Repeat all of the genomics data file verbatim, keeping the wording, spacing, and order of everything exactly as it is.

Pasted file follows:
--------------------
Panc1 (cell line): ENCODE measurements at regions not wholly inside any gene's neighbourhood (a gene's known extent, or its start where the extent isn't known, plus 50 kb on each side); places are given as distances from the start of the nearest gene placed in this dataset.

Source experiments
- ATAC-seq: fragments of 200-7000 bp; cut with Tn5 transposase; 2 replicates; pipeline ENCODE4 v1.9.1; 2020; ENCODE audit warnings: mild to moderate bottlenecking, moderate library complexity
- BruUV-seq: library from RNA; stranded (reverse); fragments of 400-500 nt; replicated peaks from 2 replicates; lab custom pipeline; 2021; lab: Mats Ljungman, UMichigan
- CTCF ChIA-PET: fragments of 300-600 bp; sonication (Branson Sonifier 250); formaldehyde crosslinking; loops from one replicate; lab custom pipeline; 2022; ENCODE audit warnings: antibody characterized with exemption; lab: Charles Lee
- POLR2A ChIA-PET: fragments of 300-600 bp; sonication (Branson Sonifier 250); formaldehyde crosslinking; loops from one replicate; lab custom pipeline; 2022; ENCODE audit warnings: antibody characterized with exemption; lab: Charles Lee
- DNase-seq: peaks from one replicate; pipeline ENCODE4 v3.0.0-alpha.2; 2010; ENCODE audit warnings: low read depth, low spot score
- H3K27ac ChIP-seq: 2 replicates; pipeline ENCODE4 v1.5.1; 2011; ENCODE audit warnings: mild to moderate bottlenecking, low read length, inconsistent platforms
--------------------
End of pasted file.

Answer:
Panc1 (cell line): ENCODE measurements at regions not wholly inside any gene's neighbourhood (a gene's known extent, or its start where the extent isn't known, plus 50 kb on each side); places are given as distances from the start of the nearest gene placed in this dataset.

Source experiments
- ATAC-seq: fragments of 200-7000 bp; cut with Tn5 transposase; 2 replicates; pipeline ENCODE4 v1.9.1; 2020; ENCODE audit warnings: mild to moderate bottlenecking, moderate library complexity
- BruUV-seq: library from RNA; stranded (reverse); fragments of 400-500 nt; replicated peaks from 2 replicates; lab custom pipeline; 2021; lab: Mats Ljungman, UMichigan
- CTCF ChIA-PET: fragments of 300-600 bp; sonication (Branson Sonifier 250); formaldehyde crosslinking; loops from one replicate; lab custom pipeline; 2022; ENCODE audit warnings: antibody characterized with exemption; lab: Charles Lee
- POLR2A ChIA-PET: fragments of 300-600 bp; sonication (Branson Sonifier 250); formaldehyde crosslinking; loops from one replicate; lab custom pipeline; 2022; ENCODE audit warnings: antibody characterized with exemption; lab: Charles Lee
- DNase-seq: peaks from one replicate; pipeline ENCODE4 v3.0.0-alpha.2; 2010; ENCODE audit warnings: low read depth, low spot score
- H3K27ac ChIP-seq: 2 replicates; pipeline ENCODE4 v1.5.1; 2011; ENCODE audit warnings: mild to moderate bottlenecking, low read length, inconsistent platforms